The Department of Magic By Rod Kierkegaard, JR
Magic is nothing like it seems in children’s books. It’s dark and bloody and sexual - and requires its own semi-mythical branch of the US Federal Government to safeguard citizens against everpresent supernatural threats.
Join Jasmine Farah and Rocco di Angelo - a pair of wet-behind-the- ears recruits of The Department of Magic - on a nightmare gallop through a world of ghosts, spooks, vampires, and demons, and the minions of South American and Voodoo gods hell-bent on destroying the world in the year 2012.
Only Rock and Jazz, in the company of a ragtag team of urhobos - homeless guardians of the District of Columbia - can prevent it by resurrecting “Goddess America” in a mystical ceremony on the Fourth of July.
It’s all just a normal day on the job at The Department of Magic - where new employees entering its offices are never seen again, while mysteriously continuing to draw full salaries and benefits, sometimes for decades or even a century after.
With a magical cast of characters and a wry insider's view of the US Federal Government, here at last is a Harry Potter for grownups.
As you can see from the Amazon description this story follows the sometimes hapless adventures of Rock and Jazz, two new government employes who have no idea what it is they have been employed to do. The world around them is suddenly revealed to be seeped in magic and mostly awful creatures who are pretending to be human beings. We are introduced to a number of new and horrifying creatures. Most of which Jazz and Rock encounter while trying to get the personal effects of George Washington. Think Warehouse 13 but instead of Random artifacts we are after stuff like George Washington's teeth.
Lets take a moment to talk about the characters. Jazz starts off as a spoiled brat, worried more about her appearance than about anything else. Rock seems like a broke well meaning doormat, still being strung along by an ex-girlfriend he can't seem to forget about. The two instantly hate each other, which of course means they are going to like each other a whole lot in the near future. As the story progresses we see both characters begin to change, feeding off the adrenaline of their jobs. Jazz seems to worry she's being corrupted but Rock just appears that much more manly making him even more attractive to Jazz.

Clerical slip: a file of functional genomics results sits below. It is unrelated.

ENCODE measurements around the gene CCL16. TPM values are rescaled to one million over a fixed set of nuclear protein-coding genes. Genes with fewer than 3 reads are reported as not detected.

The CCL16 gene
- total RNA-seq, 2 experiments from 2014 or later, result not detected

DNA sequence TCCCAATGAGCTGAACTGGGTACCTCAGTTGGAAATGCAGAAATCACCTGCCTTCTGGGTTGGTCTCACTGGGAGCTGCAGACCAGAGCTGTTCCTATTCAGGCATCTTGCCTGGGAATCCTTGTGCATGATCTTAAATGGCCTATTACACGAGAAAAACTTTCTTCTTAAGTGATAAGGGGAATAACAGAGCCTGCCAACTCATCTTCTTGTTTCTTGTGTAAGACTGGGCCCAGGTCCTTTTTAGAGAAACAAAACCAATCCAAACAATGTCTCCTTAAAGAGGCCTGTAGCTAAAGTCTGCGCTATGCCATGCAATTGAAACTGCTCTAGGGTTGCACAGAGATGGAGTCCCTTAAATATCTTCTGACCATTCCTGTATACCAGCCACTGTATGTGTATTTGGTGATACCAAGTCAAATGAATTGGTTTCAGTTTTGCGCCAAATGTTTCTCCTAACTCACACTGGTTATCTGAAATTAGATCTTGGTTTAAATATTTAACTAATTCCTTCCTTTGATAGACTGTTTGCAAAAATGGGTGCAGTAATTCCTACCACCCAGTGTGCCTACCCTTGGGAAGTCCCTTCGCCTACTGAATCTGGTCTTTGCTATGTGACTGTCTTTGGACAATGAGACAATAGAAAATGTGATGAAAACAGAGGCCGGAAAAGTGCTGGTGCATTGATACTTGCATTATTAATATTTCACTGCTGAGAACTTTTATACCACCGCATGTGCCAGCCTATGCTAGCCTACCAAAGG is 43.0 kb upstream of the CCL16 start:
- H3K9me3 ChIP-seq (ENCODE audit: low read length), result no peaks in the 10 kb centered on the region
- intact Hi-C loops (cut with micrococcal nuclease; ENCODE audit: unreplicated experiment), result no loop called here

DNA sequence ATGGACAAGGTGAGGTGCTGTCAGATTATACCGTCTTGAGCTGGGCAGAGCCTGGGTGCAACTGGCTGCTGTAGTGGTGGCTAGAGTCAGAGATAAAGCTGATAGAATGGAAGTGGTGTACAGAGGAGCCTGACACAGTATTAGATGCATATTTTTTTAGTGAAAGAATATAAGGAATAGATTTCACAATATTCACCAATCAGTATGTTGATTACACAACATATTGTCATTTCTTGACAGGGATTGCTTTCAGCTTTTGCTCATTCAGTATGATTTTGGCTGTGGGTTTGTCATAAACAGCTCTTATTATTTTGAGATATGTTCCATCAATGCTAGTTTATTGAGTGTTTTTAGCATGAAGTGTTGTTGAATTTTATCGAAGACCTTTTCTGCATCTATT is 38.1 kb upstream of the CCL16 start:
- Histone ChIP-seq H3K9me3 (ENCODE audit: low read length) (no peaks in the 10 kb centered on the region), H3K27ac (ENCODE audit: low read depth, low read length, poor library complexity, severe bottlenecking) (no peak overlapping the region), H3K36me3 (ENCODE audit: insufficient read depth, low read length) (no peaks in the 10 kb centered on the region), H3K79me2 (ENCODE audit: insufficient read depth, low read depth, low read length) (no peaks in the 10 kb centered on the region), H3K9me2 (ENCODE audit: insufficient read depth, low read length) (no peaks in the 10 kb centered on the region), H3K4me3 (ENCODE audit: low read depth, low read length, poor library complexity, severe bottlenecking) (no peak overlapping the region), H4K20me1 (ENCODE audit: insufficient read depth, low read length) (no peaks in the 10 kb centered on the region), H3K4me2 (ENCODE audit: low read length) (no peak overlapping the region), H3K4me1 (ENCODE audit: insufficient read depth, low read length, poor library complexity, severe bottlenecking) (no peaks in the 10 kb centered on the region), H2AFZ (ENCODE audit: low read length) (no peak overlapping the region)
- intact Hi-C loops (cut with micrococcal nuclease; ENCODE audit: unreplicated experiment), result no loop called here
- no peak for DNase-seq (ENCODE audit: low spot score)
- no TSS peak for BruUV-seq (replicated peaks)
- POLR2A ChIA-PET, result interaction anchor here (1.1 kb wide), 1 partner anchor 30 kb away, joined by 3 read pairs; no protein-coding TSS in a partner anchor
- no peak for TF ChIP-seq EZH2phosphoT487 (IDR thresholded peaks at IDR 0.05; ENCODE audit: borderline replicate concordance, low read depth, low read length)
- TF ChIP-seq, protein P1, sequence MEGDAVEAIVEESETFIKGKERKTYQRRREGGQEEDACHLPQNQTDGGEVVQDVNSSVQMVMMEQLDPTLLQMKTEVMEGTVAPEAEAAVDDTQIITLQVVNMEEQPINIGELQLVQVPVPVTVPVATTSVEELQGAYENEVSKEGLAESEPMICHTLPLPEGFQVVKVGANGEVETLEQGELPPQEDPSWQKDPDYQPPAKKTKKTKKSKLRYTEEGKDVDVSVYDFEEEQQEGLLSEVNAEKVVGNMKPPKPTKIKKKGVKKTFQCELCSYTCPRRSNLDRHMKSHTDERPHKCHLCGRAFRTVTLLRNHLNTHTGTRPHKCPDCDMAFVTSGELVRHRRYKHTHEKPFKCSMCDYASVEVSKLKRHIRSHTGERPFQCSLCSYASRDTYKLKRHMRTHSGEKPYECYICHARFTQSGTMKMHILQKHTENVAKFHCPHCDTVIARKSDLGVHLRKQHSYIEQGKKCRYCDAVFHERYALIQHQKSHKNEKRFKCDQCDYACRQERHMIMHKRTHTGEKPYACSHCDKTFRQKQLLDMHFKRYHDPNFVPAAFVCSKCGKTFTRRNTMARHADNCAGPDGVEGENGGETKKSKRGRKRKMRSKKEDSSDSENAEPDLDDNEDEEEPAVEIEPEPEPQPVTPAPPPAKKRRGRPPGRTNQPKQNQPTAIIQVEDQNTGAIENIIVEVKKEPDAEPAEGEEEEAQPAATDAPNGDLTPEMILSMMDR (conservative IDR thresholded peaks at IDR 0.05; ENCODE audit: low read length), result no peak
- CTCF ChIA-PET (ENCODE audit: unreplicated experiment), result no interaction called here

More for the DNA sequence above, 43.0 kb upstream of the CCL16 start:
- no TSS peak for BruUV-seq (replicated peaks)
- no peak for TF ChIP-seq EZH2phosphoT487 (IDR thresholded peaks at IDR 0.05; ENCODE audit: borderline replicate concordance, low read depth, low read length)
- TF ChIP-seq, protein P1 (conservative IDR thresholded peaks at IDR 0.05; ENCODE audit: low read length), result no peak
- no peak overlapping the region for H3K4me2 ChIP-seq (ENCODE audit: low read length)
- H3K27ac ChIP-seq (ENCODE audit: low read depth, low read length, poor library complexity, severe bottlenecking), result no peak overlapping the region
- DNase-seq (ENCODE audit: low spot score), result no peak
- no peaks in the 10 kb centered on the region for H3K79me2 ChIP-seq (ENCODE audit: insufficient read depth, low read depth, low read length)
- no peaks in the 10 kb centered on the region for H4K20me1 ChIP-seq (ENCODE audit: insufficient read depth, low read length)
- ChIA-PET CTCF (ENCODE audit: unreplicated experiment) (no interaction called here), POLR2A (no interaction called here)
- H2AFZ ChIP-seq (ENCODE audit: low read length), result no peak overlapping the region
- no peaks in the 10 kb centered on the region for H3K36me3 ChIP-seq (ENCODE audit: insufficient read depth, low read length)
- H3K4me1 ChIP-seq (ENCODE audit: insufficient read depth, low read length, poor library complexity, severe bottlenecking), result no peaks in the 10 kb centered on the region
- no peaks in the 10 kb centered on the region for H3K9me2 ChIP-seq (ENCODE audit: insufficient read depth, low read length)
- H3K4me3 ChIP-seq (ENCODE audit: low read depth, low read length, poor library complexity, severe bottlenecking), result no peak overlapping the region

The story line did start to drag a bit in the middle until the birth of Tink, a human/vampire born to Rock and his then girlfriend (Jazz's best friend) Bobbi. Bobbi as it turns out had been dead for some time and been replaced by a crazy shapeshifting vampire. Once Tink shows up the story really picks up. I actually flew through the end and found myself wanting to read the next book.
Overall I'd give this a 4 out of 5 stars. Even though the start was slow the book really grabbed me. I understand the need to set the stage for the world we are reading about and that can take a few chapters, so I'm going to cut him a little slack. I also enjoyed the casual political digs. Since it seems all of these otherworldly creatures spend their days working in American politics or running Homeland security. If your looking for a change from the usual fantasy novel this one is worth your time.